I’m not normally one for last-minute gifts. But last Christmas, I found myself at my in-laws in the Cotswolds, late on the 23rd December, trawling through the internet for a site that would offer next day delivery for a couple of additional and very specific presents. I hit the jackpot with Very, and impressively by 8am on Christmas Eve my items were on the doorstep – phew.
Until recently, this impressively rapid fulfilment and delivery would have been unthinkable. But in 2022, next day, same day and even same hour delivery is commonplace right across all the consumer-facing sectors. Customer expectations are shifting, and businesses are beginning to recognise the importance of a slick fulfilment offering. Advancements in artificial intelligence, machine learning and automation have, of course, transformed the space. And while fulfilment may not be the sexiest of business units, it is becoming the home of ground-breaking innovation that is changing the way we shop, and most critically, who we shop with.
But how has the space evolved? What does the future look like? And how is this impacting the talent landscape?
According to a recent report from McKinsey, nearly a quarter of all tech investment spent by fashion businesses is in fulfilment and supply chain. In particular, we’re seeing businesses refresh their warehouse offerings to feature predictive picking, AI capabilities and increasing elements of automation to deliver speed, efficiencies, and better accuracy.
In August 2021, for example, The Very Group integrated its clothing and footwear returns site to its Skygate fulfilment centre, which is run on automated technology. The 850,000 square foot site has orders ready for dispatch within 30 minutes, compared to around four hours at Very’s previous fulfilment centres. Luckily for me, this move allowed the them to extend its next day delivery cut-off time from 7pm to 10pm.
And in May of this year, THG (formerly The Hut Group), announced plans to funnel a further £200m into its fulfilment strategy, which includes a fully automated warehouse. This warehouse is already partially operational, and houses more than 200 robots picking and packing orders for the group’s beauty websites.
Beyond automation, we’re seeing companies use AI to predict consumer trends, reduce waste, and create a more seamless fulfilment experience for colleagues. ASOS were among the first to introduce data-lead predictive picking, having key styles held and ready to go in the most popular sizes and colours. As supply chain transparency is increasingly prioritised on the corporate agenda, businesses are using AI to ensure they have sight of every link in their global supply network, and blockchain technology to enhance traceability.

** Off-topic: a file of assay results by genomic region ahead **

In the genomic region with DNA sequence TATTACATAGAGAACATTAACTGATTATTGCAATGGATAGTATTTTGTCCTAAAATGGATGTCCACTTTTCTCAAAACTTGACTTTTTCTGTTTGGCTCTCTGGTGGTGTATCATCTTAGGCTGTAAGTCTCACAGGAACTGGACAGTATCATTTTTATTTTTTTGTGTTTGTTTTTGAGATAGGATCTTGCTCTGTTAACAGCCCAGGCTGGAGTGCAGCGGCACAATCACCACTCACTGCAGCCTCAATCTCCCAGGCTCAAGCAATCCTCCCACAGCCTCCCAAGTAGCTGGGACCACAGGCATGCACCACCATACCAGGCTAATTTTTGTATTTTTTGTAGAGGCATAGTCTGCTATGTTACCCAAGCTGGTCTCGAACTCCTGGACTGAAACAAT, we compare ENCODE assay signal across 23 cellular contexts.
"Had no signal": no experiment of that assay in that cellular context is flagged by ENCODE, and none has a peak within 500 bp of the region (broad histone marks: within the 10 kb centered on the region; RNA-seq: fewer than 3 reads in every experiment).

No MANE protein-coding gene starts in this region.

“It was a bit of a lightbulb moment really, warehouse colleagues can spend up to 90% of their time walking around fulfilment centres picking up different items for an order. So, what if we could optimise the non-value-add process?” Kevin Carolan, logistics director at Otrium
I caught up with Kevin Carolan, logistics director at online fashion outlet Otrium, who reflected on the move towards technology-driven warehouses. “It was a bit of a lightbulb moment really,” he recalled. “Warehouse colleagues can spend up to 90% of their time walking around fulfilment centres picking up different items for an order. So, what if we could optimise the non-value-add process? How can we use AI to predict what customers will buy together, so we can co-locate products to trim down walking time? How can we use conveyors, robots or handling equipment to bring inventory to the picker? All of these things take significant time and cost out of the supply chain.”
Against this backdrop of innovation, it’s no surprise that there has been a big change in attitudes towards fulfilment, an increased appreciation for its significance and complexity and crucially its impact on providing a positive and memorable customer experience. This is even more critical when selling a luxury or high-ticket item.
“I think people have historically underestimated the sophistication of what it takes to get customers the products they want,” said Sojin Lee, founder and CEO of TOSHI, which works with the likes of Chanel and LVMH on curated last-mile delivery services. “But that could be changing now. Since the pandemic, and the supply chain issues we’ve been having, people are realising just how critical logistics is. We are the infrastructure that allows people to have everything they take for granted.”